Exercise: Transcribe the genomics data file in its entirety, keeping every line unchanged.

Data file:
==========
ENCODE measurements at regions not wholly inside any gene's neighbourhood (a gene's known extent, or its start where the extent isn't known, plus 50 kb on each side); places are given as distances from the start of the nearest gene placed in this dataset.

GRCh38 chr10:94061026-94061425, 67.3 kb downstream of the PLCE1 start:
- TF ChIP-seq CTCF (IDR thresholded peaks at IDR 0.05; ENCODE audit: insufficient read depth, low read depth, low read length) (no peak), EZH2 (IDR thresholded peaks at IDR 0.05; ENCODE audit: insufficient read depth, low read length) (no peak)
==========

ENCODE measurements at regions not wholly inside any gene's neighbourhood (a gene's known extent, or its start where the extent isn't known, plus 50 kb on each side); places are given as distances from the start of the nearest gene placed in this dataset.

GRCh38 chr10:94061026-94061425, 67.3 kb downstream of the PLCE1 start:
- TF ChIP-seq CTCF (IDR thresholded peaks at IDR 0.05; ENCODE audit: insufficient read depth, low read depth, low read length) (no peak), EZH2 (IDR thresholded peaks at IDR 0.05; ENCODE audit: insufficient read depth, low read length) (no peak)